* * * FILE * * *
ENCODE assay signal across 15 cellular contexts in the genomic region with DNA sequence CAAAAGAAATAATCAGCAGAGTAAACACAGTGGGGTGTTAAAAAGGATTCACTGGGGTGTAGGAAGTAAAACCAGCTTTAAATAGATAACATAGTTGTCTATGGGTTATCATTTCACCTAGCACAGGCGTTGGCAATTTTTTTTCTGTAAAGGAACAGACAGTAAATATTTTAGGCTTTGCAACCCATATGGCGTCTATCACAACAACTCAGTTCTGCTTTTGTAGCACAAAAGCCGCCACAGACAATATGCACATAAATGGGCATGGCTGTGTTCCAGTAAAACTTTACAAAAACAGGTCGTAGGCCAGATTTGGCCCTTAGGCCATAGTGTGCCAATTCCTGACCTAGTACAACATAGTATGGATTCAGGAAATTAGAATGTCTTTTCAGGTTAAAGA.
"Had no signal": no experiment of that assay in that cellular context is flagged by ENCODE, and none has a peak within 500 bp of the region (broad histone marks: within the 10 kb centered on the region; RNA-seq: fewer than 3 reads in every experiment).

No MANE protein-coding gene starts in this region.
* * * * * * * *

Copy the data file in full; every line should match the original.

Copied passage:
ENCODE assay signal across 15 cellular contexts in the genomic region with DNA sequence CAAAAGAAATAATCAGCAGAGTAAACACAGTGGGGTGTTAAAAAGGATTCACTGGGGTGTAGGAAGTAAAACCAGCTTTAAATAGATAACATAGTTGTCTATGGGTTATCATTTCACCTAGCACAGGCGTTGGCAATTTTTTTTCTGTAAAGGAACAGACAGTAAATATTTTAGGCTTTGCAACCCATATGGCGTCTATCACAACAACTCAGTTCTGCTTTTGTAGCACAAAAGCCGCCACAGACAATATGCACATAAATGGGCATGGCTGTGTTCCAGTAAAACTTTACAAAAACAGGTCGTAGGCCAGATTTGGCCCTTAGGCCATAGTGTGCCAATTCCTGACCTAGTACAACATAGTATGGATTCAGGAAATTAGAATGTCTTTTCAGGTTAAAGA.
"Had no signal": no experiment of that assay in that cellular context is flagged by ENCODE, and none has a peak within 500 bp of the region (broad histone marks: within the 10 kb centered on the region; RNA-seq: fewer than 3 reads in every experiment).

No MANE protein-coding gene starts in this region.